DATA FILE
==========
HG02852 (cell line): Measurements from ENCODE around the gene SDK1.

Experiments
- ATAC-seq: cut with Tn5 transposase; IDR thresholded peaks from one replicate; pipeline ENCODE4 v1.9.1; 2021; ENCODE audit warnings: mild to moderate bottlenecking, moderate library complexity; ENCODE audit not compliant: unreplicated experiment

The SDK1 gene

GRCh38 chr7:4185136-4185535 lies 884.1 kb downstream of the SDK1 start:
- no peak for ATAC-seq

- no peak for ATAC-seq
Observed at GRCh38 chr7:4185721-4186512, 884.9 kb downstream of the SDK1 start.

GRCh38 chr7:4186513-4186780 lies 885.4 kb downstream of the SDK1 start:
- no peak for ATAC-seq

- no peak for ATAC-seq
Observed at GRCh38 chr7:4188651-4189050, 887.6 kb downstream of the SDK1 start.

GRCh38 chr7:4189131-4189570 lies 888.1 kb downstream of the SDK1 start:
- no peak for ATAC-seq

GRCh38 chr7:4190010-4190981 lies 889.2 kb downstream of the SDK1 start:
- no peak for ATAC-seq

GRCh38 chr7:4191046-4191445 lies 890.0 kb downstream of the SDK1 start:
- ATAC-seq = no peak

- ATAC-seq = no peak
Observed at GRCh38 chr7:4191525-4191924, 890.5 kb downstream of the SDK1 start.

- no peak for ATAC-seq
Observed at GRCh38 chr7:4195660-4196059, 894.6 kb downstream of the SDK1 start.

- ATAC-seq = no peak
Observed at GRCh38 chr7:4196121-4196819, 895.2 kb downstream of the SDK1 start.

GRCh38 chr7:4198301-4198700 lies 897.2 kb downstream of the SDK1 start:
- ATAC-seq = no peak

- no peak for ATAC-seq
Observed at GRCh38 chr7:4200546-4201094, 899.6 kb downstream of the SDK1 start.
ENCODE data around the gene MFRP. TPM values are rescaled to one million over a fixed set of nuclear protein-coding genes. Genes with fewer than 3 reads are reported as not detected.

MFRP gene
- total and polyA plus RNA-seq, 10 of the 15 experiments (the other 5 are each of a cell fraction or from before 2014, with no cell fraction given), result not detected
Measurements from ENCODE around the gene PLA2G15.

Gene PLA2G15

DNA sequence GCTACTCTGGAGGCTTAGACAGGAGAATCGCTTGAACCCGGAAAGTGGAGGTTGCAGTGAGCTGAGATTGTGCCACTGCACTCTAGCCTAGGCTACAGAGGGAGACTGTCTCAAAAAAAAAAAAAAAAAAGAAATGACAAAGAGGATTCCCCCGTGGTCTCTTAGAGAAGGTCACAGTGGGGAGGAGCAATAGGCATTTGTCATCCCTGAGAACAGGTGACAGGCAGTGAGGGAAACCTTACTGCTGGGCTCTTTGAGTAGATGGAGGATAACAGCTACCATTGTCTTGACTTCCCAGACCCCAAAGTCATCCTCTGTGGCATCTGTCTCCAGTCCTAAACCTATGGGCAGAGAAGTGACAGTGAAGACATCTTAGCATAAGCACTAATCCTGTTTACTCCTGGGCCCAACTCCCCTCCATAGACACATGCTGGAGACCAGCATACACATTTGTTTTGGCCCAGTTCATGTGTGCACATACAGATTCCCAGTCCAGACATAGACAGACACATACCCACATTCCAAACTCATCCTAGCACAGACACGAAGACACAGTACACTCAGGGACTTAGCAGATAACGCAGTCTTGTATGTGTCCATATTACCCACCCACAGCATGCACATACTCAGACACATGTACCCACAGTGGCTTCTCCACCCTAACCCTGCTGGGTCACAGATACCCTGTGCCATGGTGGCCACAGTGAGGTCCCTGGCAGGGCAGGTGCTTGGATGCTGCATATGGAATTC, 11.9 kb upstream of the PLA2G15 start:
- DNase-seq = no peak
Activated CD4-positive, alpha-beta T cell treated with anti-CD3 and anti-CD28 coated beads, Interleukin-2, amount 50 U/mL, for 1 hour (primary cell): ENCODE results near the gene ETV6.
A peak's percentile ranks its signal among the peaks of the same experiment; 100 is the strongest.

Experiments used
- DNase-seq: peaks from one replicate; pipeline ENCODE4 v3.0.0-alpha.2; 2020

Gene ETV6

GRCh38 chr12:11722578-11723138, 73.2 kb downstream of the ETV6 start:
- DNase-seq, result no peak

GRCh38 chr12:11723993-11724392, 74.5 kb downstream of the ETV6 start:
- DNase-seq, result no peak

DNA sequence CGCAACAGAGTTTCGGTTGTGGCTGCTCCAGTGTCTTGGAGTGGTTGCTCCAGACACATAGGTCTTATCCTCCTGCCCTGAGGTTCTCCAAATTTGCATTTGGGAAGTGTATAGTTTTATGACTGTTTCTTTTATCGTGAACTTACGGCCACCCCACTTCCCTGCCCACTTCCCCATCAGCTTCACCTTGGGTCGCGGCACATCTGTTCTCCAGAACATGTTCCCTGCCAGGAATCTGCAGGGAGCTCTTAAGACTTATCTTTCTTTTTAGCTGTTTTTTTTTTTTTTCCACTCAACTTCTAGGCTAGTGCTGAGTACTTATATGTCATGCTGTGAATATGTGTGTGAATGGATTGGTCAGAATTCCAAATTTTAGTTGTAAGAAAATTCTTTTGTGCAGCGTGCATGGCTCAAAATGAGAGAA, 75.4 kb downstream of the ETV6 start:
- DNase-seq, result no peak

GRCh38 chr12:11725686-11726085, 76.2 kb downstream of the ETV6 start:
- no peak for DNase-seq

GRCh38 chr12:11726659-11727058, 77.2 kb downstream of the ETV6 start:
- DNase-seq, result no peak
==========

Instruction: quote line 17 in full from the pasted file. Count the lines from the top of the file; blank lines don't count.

GRCh38 chr7:4191046-4191445 lies 890.0 kb downstream of the SDK1 start: